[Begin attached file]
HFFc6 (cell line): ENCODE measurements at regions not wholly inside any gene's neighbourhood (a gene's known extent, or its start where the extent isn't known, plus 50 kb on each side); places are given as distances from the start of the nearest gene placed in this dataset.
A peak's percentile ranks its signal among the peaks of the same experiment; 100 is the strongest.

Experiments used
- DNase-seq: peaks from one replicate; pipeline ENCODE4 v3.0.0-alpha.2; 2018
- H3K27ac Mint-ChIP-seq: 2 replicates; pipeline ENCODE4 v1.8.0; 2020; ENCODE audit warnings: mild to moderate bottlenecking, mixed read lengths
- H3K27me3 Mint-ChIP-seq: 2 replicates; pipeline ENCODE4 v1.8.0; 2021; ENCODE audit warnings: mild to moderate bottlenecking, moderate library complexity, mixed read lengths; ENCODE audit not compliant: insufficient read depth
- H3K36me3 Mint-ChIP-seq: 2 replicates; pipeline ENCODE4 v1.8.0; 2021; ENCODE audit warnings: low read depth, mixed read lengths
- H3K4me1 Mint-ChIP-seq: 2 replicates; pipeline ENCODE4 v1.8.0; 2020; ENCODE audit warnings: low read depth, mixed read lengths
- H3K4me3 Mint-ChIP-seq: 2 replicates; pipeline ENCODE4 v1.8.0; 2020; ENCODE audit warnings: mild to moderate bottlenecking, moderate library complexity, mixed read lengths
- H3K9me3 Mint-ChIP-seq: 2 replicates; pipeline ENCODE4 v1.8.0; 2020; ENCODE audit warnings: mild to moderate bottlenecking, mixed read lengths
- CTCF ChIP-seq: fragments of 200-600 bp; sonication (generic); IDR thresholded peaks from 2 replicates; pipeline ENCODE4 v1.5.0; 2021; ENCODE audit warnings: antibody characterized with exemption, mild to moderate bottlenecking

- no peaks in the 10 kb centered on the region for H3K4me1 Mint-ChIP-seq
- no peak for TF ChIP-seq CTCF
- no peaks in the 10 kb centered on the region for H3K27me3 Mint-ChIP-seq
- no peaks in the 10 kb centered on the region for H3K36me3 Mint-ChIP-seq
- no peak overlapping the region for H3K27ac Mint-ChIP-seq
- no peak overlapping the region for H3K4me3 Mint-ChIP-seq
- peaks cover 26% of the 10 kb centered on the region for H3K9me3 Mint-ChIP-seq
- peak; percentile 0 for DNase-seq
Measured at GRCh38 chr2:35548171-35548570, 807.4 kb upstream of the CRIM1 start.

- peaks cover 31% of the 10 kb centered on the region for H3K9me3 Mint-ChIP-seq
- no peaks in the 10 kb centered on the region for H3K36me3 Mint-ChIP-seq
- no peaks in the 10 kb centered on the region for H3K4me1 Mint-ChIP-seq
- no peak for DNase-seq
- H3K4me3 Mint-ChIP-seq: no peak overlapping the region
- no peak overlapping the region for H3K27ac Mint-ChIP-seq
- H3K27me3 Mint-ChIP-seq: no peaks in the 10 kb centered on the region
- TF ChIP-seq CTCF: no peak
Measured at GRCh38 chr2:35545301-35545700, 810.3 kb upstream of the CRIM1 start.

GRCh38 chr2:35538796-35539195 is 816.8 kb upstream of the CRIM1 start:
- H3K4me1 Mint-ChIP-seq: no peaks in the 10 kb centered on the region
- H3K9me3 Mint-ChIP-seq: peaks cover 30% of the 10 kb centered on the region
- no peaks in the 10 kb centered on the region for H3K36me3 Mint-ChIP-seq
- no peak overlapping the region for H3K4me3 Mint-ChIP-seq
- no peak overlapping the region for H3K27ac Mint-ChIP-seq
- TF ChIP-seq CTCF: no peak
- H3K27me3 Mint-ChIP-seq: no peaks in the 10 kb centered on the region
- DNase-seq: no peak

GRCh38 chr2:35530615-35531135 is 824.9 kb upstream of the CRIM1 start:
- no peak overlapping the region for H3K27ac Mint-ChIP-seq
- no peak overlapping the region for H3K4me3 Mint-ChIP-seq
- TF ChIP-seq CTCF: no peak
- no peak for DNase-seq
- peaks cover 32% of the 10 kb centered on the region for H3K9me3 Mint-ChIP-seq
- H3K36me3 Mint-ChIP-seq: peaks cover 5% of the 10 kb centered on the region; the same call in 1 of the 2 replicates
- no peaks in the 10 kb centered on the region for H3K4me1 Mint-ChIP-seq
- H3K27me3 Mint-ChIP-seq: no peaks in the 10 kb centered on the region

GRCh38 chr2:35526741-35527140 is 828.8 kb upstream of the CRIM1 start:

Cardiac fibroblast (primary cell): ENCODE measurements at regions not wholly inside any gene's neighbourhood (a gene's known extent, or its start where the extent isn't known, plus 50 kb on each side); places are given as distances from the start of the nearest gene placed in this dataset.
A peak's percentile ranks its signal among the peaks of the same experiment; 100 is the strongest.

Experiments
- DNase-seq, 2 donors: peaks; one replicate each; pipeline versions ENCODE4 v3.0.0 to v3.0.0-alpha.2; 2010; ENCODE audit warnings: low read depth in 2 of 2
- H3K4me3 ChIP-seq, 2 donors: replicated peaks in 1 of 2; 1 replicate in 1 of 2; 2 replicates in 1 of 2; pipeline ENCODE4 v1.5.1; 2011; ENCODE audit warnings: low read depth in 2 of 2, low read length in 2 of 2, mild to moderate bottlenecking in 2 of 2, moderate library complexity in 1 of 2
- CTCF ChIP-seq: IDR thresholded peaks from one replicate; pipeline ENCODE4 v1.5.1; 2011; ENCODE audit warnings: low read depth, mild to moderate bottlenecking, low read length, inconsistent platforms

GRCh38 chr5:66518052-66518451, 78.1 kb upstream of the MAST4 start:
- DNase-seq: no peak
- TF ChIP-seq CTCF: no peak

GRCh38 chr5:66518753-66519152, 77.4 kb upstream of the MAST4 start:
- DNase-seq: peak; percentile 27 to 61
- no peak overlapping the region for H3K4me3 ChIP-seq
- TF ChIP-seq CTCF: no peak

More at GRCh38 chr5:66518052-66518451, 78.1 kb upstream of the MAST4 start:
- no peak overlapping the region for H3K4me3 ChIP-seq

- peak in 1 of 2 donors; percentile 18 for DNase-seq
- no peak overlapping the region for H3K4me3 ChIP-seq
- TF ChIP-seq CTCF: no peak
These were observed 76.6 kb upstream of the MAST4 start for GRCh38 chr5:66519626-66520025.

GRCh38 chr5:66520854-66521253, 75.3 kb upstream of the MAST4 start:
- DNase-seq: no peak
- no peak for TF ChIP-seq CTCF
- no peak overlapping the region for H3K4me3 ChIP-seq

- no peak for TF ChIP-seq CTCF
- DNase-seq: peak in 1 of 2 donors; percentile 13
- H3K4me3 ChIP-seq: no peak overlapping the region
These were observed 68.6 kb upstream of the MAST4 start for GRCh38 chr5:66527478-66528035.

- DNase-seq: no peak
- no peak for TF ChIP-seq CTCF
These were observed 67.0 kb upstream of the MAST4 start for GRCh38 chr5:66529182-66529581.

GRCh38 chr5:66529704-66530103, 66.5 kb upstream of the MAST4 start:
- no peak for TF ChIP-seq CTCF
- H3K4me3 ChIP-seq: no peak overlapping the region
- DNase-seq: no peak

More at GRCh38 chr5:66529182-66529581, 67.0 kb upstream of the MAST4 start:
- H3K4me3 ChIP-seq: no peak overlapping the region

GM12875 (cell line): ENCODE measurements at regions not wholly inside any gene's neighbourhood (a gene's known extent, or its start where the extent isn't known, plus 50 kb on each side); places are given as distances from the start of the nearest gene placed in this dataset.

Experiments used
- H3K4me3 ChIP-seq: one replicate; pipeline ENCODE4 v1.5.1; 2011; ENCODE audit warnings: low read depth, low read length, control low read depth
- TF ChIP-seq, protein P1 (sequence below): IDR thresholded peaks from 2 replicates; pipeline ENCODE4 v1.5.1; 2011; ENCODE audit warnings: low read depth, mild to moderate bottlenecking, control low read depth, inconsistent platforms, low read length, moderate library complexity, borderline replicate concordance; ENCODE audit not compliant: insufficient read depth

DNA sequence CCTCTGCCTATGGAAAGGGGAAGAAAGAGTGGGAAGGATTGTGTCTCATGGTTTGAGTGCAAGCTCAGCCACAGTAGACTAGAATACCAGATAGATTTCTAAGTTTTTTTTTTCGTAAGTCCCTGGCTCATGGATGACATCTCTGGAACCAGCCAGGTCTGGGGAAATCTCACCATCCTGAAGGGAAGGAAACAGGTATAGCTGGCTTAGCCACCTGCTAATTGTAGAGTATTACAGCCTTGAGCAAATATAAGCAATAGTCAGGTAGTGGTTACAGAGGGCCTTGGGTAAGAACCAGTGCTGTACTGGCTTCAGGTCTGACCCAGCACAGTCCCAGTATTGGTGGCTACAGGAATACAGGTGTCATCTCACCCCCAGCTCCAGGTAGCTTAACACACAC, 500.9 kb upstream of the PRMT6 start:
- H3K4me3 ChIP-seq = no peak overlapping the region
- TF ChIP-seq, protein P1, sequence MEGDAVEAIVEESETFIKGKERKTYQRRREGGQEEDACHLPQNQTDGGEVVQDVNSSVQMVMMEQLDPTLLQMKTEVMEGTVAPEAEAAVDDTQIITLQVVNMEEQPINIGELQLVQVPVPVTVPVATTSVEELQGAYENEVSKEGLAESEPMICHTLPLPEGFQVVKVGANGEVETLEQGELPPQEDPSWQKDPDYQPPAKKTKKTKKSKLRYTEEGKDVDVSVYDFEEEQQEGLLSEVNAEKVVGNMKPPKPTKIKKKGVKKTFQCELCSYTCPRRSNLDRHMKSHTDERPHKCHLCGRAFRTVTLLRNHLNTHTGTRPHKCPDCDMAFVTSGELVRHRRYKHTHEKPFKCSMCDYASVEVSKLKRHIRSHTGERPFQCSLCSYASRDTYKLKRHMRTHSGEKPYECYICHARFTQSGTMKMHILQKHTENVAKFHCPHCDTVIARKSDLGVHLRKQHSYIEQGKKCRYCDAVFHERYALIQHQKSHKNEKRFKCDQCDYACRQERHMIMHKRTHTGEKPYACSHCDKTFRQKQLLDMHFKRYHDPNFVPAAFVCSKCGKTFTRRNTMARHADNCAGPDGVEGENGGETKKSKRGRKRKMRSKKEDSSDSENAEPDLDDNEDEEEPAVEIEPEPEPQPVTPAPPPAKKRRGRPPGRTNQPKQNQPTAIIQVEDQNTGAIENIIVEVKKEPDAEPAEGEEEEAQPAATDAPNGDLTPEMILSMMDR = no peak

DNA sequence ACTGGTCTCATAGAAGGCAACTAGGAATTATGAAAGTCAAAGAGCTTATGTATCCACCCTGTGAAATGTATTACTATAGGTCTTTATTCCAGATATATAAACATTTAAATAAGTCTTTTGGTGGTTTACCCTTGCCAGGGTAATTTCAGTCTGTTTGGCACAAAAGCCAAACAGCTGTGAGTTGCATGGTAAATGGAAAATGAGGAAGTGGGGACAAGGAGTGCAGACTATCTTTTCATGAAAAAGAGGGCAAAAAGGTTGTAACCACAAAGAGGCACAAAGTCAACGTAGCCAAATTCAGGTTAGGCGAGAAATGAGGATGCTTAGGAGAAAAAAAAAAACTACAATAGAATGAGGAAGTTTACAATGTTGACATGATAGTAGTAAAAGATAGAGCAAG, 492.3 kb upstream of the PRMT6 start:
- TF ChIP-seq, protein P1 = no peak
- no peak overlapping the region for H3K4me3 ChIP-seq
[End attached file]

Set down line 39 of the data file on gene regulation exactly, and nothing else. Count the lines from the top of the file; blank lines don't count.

GRCh38 chr2:35530615-35531135 is 824.9 kb upstream of the CRIM1 start: